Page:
That was the moment when Locklear decided he was at war. "Vulnerable, and important, and captive. Eat me," he said, wondering if that final phrase was as insulting in Kzin as it was in Interworld. Evidently not ...
"Gunner! Apprentice Engineer," the commander called suddenly, and Locklear heard two responses through the ship's intercom. "Lock this monkey in a wiper's quarters." He turned to his navigator. "Perhaps Fleet Commander Skrull-Rrit will want this one alive. We shall know in an eight-squared of duty watches." With that, the huge kzin commander strode out.
After his second sleep, Locklear found himself roughly hustled forward in the low-polarity ship's gravity of the Raptor by the nameless Apprentice Engineer. This smallest of the crew had been a kitten not long before and, at two-meter height, was still filling out. The transverse mustard-tinted band across his abdominal fur identified Apprentice Engineer down the full length of the hull passageway.
Locklear, his right arm in a sling of bandages, tried to remember all the mental notes he had made since being tossed into that cell. He kept his eyes downcast to avoid a challenging look-and because he did not want his cold fury to show. These orange-furred monstrosities had killed a ship and crew with every semblance of pride in the act. They treated a civilian captive at best like playground bullies treat an urchin, and at worst like food. It was all very well to study animal behavior as a detached ethologist. It was something else when the toughest warriors in the galaxy attached you to their food chain.
He slouched because that was as far from a military posture as a man could get-and Locklear's personal war could hardly be declared if he valued his own pelt. He would try to learn where hand weapons were kept, but would try to seem stupid. He would ... he found the last vow impossible to keep with the Grraf-Commander's first question.
Wheeling in his command chair on the Raptor's bridge, the commander faced the captive. "If you piloted your own monkeyship, then you have some menial skills." It was not a question; more like an accusation. "Can you learn to read meters if it will lengthen your pathetic life?"
Ah, there was a question! Locklear was on the point of lying, but it took a worried kzin to sing a worried song. If they needed him to read meters, he might learn much in a short time. Besides, they'd know bloody well if he lied on this matter. "I can try," he said. "What's the problem?"
"Tell him," spat Grraf-Commander, spinning about again to the holo screen.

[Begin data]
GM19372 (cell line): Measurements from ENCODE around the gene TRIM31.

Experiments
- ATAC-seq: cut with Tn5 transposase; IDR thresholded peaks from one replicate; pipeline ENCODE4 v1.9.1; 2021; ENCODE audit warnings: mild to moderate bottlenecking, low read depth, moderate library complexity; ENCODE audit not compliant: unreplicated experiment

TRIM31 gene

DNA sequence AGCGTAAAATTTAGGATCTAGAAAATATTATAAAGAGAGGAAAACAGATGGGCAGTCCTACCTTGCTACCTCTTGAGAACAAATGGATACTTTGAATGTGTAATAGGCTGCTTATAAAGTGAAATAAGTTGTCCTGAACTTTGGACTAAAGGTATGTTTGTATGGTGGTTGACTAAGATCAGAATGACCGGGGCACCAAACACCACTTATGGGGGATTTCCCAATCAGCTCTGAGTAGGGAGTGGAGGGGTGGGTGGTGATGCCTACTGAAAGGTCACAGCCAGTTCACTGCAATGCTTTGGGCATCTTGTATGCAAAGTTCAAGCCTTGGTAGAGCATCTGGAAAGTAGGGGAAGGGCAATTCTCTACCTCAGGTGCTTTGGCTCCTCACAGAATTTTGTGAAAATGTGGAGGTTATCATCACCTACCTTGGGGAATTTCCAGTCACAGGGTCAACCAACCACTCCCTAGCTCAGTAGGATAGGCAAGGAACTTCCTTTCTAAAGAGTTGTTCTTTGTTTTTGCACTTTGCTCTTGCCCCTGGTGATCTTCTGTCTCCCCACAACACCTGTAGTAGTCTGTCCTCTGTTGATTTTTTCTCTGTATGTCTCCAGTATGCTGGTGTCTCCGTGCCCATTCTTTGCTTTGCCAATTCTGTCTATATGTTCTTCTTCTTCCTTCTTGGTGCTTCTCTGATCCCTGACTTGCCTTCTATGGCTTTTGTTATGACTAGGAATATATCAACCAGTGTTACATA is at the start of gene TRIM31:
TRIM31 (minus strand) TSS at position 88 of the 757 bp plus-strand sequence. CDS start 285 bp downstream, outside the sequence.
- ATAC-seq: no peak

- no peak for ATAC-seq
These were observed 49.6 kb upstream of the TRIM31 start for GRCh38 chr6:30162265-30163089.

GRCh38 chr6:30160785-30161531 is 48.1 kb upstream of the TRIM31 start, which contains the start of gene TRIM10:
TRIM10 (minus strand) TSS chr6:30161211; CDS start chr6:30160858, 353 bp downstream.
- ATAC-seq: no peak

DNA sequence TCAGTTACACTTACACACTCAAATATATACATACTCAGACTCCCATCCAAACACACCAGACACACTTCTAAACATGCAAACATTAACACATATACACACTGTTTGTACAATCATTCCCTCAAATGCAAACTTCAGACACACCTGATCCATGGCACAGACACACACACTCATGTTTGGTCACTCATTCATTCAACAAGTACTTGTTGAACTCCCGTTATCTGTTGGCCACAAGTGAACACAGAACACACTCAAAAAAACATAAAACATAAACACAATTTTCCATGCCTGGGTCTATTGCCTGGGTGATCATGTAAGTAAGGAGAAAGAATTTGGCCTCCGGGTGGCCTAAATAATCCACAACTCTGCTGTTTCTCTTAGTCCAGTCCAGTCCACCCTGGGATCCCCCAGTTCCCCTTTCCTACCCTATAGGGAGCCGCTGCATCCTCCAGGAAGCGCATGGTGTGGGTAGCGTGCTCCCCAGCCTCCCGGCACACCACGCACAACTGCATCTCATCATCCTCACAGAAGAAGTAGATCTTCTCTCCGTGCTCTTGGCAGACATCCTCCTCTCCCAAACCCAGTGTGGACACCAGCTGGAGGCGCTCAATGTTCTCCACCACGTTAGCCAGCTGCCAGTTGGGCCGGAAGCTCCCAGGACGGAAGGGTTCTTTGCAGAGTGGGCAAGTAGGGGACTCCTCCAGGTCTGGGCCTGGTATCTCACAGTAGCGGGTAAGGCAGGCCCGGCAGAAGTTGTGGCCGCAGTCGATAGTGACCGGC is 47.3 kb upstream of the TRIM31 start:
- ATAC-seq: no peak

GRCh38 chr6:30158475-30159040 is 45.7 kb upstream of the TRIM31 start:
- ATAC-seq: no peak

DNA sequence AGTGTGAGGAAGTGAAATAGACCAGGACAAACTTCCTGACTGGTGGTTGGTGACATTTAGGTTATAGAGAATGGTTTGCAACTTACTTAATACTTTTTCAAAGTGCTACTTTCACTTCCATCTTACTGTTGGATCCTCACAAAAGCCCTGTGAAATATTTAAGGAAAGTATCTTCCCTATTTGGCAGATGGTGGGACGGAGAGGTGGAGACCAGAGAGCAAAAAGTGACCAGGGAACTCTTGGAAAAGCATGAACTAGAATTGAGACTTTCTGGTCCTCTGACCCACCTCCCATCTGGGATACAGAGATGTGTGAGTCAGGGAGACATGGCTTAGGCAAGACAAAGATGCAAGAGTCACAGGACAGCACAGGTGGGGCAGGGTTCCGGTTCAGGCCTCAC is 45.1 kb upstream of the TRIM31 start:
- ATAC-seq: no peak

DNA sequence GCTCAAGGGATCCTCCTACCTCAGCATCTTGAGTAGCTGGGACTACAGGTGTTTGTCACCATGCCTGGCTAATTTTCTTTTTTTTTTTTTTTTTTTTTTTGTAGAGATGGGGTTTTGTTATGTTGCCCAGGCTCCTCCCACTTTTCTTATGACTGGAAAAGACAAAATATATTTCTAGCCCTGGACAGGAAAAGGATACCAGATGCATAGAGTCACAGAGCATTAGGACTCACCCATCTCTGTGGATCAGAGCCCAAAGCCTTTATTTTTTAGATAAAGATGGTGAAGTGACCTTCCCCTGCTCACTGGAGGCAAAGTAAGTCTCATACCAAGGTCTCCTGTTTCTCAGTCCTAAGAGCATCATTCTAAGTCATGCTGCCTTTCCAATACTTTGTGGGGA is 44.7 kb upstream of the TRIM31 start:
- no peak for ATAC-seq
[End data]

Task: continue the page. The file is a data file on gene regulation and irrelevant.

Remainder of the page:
Tzak-Navigator made a gesture of agreement, standing beside Locklear and gazing toward the vast humped shoulders of the fourth kzin. This nameless one was of truly gigantic size. He turned, growling, and Locklear noted the nose scar that seemed very appropriate for a flash-tempered gunner. Tzak-Navigator met his gaze and paused, with the characteristic tremor of a kzin who prided himself on physical control. "Ship's Gunner, you are relieved. Adequately done."
With the final phrase, Ship's Gunner relaxed his ear umbrellas and stalked off with a barely creditable salute. Tzak-Navigator pointed to the vacated seat, and Locklear took it. "He has got us lost," muttered the navigator.
"But you were the navigator," Locklear said.
"Watch your tongue!"
"I'm just trying to understand crew duties. I asked what the problem was, and Grraf-Commander said to tell me."
The tremor became more obvious, but Tzak-Navigator knew when he was boxed. "With a four-kzin crew, our titles and our duties tend to vary. When I accept duties of executive officer and communications officer as well, another member may prove his mettle at some simple tasks of astrogation."
"I would think Apprentice Engineer might be good at reading meters," Locklear said carefully.
"He has enough of them to read in the engine room. Besides, Ship's Gunner has superior time in grade; to pass him over would have been a deadly insult."
"Um. And I don't count?"
Excerpted from The House of the Kzinti by Jerry Pournelle Copyright © 2004 by Jerry Pournelle. Excerpted by permission.
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Most Helpful Customer Reviews
The Houses of the Kzinti contains 3 short stories: Cathouse by Dean Ing, Briar Patch by Dean Ing and The Children's Hour by Jerry Pournelle & S.M. Stirling. Cathouse is the story of the scholar Locklear after he is captured by a Kzinti ship. Thus begins Locklear's transformation into a warrior in the Kzin habitat of the world created by the Outsiders as he awakens 2 courtesans of Old Kzin. He of course charms the 2 kzinti females into adoring him in a plutonic kind of way and they take on the Kzin who marooned him here. Truly a brains over brawn adventure. Briar Patch is the exciting sequel to Cathouse, as Locklear moves to the earth habitat and awakens the Neanderthals the Outsiders have kept there in stasis. The Children's Hour is another brains over brawn tale told after the 4th Kzin invasion of Earth. Wunderland has been conquered, it's humans have become the Kzin's best secretaries and nanny's and business managers and the Kzinti governor is planning the 5th invasion of Earth. His new tactic: Learn to think like humans. Earth's secret spy network who runs the military has a plan to take out this governor: they use his progressive ideas and his children to asassinate him & Kzin begins to fight Kzinti!